Canadian Culture: Special Delivery

Although this isn’t free culture, it’s Canadian culture. I can’t watch videos on the NFB site because it uses a proprietary player. Fortunately for me (and all free software users), NFB makes its video available on YouTube as well. Video on YouTube is accessible with free software, and although it doesn’t license to share it is possible to embed the video here.

This is one of my all time favourite Canadian winter films. It was commissioned by Canada Post, and dates back to the time Canada Post was invested in Canada and had a sense of humour. Although it is a cartoon, it does contain mature subject matter Viewer discretion is advised.

Enjoy this 1978 Oscar Winning NFB short directed by Eunice Macaulay & John Weldon.

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no cyber-censorship, please

Today on Identi.ca I said:

When I was young, freedom wasn’t such a big issue.
Life experience has shown me how really important freedom is.

That is so true. Freedom is important to me on many levels: as a citizen, as a parent, and as a writer.
But the Internet is ultimately a series of tools:   hardware and software strung together. The problem is,
of course, that tools can generally be used for good or ill. Which is why we must all strive to ensure it stays free. That means all of us, not just programmers but all of the users.

World day against cyber-censorship

Reporters without Borders are very concerned with freedom. Naturally. It’s hard to do a good job of reporting without freedom, which is why Reporters without Borders is holding the 3rd annual:

World day against cyber-censorship

Visit the Reporters without Borders World day against cyber-censorship webpage.   The site has been mirrored to allow netizens in blacked out countries to access this information at http://12march2011.org/en/

The site has goodies such as a map showing global geographic boundaries incidence of cyber censorship and the pièce de résistance the 2011 The Enemies of the Internet list.

I have to admit I was more than a little surprised to find the United States absent after all their efforts to take out WikiLeaks. The fact that the United States is not on the list is most likely due to the strong freedom advocacy offered by freedom fighting organizations like the EFF (Electronic Frontier Foundation), Public Knowledge (PK), and KEI (Knowledge Ecology International).

Twitter tightens its grip

Ironically, today readwriteweb brings word about Twitter’s decision to cut out 3rd party developers. Existing apps will be allowed to continue… on probabation. Last week my favorite writing live chat on Twitter didn’t work because none of the various third party apps people use to make live chat work could log in. Some of the regular participants gave it up because Twitter does not lend itself to live chat. In the light of this new announcement, the chat problem probably resulted from changes made to the Twitter api to discourage 3rd party apps.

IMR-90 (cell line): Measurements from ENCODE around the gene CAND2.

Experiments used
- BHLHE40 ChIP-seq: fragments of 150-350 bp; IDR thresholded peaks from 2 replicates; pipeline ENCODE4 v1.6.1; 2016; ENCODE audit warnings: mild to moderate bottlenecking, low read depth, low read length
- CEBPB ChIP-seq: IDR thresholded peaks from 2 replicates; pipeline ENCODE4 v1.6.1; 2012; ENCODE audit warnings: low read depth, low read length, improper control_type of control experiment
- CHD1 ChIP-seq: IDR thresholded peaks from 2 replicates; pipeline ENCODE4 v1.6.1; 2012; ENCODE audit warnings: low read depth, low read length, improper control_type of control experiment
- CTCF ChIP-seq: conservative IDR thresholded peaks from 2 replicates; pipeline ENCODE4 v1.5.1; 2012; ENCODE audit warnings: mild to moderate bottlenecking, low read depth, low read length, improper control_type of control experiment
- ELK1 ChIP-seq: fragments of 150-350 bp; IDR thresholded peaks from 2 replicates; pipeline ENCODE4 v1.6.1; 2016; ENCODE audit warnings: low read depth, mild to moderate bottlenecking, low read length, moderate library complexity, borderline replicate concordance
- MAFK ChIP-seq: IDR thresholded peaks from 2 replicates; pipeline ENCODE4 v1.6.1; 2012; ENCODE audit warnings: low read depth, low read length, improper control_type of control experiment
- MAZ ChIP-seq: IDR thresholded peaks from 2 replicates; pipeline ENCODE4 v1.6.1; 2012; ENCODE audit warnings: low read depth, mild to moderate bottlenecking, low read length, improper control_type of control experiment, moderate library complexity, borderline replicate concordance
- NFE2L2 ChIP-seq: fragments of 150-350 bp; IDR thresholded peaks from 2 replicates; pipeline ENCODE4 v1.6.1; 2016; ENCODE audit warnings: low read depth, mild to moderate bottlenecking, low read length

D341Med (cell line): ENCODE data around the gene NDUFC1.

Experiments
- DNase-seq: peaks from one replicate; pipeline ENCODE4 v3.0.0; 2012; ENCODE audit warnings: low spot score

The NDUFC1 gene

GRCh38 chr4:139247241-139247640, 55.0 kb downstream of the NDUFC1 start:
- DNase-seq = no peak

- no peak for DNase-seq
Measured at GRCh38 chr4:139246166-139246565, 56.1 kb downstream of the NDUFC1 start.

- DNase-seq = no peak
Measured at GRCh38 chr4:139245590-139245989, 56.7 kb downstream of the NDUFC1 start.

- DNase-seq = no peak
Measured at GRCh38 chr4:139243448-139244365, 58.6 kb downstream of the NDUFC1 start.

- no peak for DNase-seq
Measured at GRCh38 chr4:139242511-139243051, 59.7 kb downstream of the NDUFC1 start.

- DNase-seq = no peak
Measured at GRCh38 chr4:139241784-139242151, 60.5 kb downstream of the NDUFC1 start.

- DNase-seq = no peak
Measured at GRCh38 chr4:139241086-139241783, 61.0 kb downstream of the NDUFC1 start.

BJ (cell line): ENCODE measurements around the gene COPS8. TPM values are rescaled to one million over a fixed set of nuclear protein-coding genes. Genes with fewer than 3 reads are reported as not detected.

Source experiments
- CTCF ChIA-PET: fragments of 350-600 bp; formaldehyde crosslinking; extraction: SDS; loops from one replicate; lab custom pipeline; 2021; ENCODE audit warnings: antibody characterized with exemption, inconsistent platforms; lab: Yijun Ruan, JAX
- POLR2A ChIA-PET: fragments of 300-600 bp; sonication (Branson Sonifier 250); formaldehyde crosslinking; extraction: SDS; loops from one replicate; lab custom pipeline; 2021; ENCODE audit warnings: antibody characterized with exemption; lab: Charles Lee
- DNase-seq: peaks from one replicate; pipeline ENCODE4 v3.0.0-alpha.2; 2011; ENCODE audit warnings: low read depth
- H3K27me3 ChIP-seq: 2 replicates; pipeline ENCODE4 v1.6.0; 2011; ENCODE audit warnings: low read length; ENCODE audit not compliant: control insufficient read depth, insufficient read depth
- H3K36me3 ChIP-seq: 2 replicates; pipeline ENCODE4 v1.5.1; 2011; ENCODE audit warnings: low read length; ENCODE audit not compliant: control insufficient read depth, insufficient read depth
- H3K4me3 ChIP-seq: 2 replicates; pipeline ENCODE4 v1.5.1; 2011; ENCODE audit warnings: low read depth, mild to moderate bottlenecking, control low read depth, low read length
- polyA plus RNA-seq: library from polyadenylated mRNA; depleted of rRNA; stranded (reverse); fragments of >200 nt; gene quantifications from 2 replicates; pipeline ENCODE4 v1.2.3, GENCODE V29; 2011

My personal recommendation is that no step is to small to be the first step into freedom.

If you use Twitter, set up an account on Identi.ca.

Setting up on Identi.ca is very much like setting up on Twitter, and you can link Identica to Twitter to stay in contact easily enough. Identi.ca will automatically send your notices and local “@” replies to Twitter, as well as subscribe to your Twitter friends on Identica. [Hint: it is best if you can use the same @name on both services.]

At least for now.

Twitter can pull the plug on that at any time. That is one of the biggest problems with proprietary web platforms… some one else owns it, controlling your access, as well as having access to all of your information. Proprietors like Facebook (or Darth Vader) retain total control, and can alter the rules in a flash.

identi.ca logo
identi.ca logo

Unlike Twitter, Identica is a service that makes up the central part of a growing federated network of microbloggers using the open source Statusnet software. Because the number of individual hostings of StatusNet is growing all the time, Identica far freer than Twitter in much the same way that a federated network of mirrors allowed WikiLeaks to survive the onslaught. You can set up your own, or connect to Identi.ca on their site or download the free version to use on your own. I strongly recommend that anyone concerned with net freedom should set up their microblog home on Identica.

personal security

For some excellent ideas on how to protect yourself, I recommend reading Identi.ca netizen @jimmorgan’s blog about his foray into security: Tor, XMPP, GPG, Internet security

copyright

Copyright is another incredibly important issue, particularly as the copyright maximalists are pushing for laws that allow copyright to be used as a tool of censorship. For some insight in why this is a problem in the here and now, I highly recommend watching the important film RiP: A Remix Manifesto I have much more to say about copyright, but the main thing is that it is an issue that we need to rethink. Allowing corporations to impose laws about how we access our own culture is both disturbing and detrimental to the common good.

freedom

I have been compiling lists of free culture and Creative Commons options available in the sidebar as I come to them. If you find any such links that you’d like to share, please forward them to me. Allowing corporations to control our freedom may in fact be worse than allowing governments to do so. Big Brother may in fact be wearing mouse ears. We must stand up for our rights, and encourage others to do the same.

We all must do whatever we can to fight for our online rights.

[and now back to editing/proofing my novel]

Why CanCon Hurts Canadian Culture [part 2]

Canadian Film & Television

Many Canadian actors, writers and directors have established a considerable presence in the American movie and television business since the very beginning.

pictured in "Canadian Women in Film"
Canadian Mary Pickford was “America’s Sweetheart”

Talented Canadians have been migrating to Hollywood to make movies for as long as there have been movies. Naturally. If you wanted to be in pictures, that’s where you had to go.

They called her “America’s Sweetheart,” for her movie acting, but she was also a hard headed business woman who was producing her own films early on, going on to co-found United to ensure she maintained her autonomy. Toronto born Mary Pickford, was actually a Canadian girl.

Over time things have changed and today films are made all over the world.

International Acclaim

The National Film Board of Canada became a world leader in documentary film making. NFB documentaries and short films have won many Oscars over the years.